In Harron -v- Dorset Police 2016, the EAT held that a belief that the public service is improperly wasteful of money could potentially be a ‘philosophical belief’ within the Equality Act 2010.
Mr Harron, a policeman for Dorset Police, claimed he had suffered discrimination as a result of expressing his ‘belief in the proper and efficient use of public money in the public sector’. A Tribunal Judge ruled that such belief was not sufficient to amount to a protected characteristic of religion or belief within section 10(2) of the Equality Act 2010. Mr Harron appealed.
The EAT held the case did not concern religion. The five criteria to determine whether a belief could be deemed a “philosophical belief” were those outlined in Grainger plc and ors -v- Nicholson 2010. It had been held by the first instance Tribunal that Mr Harron’s belief was genuinely held, and the Respondent had not challenged the fifth criteria, that such a belief was worthy of respect in a democratic society. However, the EAT questioned the Tribunal’s process, through which it had concluded the other criteria were not met.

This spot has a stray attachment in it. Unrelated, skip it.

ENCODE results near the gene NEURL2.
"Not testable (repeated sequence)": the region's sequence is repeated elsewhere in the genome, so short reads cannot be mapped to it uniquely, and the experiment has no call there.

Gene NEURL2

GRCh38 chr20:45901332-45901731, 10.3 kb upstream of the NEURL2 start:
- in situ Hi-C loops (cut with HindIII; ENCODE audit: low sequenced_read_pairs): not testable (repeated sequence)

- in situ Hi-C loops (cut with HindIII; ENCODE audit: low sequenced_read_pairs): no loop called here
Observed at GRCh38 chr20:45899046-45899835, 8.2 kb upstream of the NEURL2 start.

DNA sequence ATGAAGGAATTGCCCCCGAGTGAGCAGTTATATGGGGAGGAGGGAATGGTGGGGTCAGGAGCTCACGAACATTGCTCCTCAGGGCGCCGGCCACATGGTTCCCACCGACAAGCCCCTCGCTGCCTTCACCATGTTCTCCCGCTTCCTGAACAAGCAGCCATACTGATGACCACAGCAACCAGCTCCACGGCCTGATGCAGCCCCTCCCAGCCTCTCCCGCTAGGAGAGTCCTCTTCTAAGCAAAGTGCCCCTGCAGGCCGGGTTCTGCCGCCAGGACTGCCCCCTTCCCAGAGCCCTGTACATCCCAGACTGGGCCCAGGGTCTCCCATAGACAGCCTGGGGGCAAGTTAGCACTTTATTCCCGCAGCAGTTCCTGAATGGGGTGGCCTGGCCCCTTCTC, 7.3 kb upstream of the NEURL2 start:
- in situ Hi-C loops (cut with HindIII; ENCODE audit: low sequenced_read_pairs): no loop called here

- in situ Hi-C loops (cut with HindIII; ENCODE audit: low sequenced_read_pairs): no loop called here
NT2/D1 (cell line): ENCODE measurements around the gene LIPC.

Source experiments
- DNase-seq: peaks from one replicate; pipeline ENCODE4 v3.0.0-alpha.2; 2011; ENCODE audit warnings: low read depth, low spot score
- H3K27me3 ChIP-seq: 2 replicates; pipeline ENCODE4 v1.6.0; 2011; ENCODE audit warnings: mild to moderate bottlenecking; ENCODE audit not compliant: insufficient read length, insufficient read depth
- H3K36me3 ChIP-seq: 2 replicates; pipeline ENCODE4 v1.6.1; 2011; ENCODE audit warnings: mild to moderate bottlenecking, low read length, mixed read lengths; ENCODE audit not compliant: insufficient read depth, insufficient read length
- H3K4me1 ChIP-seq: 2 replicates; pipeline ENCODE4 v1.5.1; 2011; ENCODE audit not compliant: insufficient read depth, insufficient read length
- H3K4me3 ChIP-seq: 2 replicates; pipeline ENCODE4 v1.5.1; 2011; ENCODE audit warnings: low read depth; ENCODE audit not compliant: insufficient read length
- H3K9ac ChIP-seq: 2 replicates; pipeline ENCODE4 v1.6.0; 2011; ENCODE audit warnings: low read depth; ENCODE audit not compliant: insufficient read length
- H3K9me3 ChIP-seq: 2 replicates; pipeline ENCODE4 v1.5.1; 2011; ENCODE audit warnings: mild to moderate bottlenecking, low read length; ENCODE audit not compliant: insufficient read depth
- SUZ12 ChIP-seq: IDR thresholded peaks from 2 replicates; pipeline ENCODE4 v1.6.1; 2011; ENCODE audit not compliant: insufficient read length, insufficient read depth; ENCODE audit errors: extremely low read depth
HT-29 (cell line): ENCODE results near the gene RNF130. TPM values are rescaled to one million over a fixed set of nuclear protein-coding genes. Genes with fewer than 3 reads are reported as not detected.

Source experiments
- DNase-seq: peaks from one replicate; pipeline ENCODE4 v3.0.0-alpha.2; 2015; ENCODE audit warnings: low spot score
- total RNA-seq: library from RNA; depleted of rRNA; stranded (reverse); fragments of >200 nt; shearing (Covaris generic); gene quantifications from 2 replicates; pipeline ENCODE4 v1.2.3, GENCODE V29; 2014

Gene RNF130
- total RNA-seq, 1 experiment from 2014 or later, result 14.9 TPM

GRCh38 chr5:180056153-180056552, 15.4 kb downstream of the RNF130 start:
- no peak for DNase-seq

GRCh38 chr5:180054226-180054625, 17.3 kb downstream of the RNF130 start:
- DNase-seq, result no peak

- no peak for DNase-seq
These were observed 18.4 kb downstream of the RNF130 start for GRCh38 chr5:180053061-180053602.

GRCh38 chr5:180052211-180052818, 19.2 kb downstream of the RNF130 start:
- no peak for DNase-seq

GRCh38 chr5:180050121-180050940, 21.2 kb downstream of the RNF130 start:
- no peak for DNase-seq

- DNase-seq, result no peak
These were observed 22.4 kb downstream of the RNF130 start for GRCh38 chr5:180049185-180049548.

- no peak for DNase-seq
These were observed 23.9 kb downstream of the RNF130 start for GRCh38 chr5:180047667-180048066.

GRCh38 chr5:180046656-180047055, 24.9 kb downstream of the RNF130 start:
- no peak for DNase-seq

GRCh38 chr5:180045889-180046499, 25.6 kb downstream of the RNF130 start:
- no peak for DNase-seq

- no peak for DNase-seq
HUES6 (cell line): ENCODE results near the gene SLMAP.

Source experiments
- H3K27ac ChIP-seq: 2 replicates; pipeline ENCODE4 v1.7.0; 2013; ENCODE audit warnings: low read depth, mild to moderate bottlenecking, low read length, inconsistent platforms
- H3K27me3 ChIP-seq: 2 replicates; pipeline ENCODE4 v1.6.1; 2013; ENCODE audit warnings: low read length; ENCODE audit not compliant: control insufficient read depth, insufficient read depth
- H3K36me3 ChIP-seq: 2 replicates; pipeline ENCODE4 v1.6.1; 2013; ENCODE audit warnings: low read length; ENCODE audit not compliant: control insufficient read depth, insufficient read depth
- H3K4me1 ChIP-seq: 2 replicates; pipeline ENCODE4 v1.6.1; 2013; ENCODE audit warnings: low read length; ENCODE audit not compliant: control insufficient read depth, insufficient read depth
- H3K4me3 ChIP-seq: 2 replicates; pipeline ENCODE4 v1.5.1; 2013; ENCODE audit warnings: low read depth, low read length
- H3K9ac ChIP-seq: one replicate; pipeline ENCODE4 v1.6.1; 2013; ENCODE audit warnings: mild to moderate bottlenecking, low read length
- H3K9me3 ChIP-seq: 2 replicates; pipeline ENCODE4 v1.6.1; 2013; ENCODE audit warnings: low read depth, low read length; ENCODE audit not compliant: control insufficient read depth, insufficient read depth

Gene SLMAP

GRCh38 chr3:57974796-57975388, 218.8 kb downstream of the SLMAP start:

The EAT referred to R (Williamson) -v- Secretary of State for Education and Employment 2005, where it was held the ‘belief must relate to matters more than merely trivial’, and that the threshold requirements of establishing whether a belief was philosophical should not be set too high. The EAT held the Tribunal had failed to ensure the bar was not set too high and further that the Tribunal had not provided sufficient reasons for its conclusions. The case was therefore remitted to the same Tribunal judge for re-determination of the question of whether the belief qualified for protection.
The case did not establish that a belief in public sector efficiency will necessarily be protected as a philosophical belief under the Equality Act 2010, however, the decision does indicate Tribunals must ensure their assessments are reasoned and carried out in accordance with the principles in Grainger plc and ors -v- Nicholson 2010, R (Williamson) -v- Secretary of State for Education and Employment 2005, and the Code of Practice for the Equality Act 2010.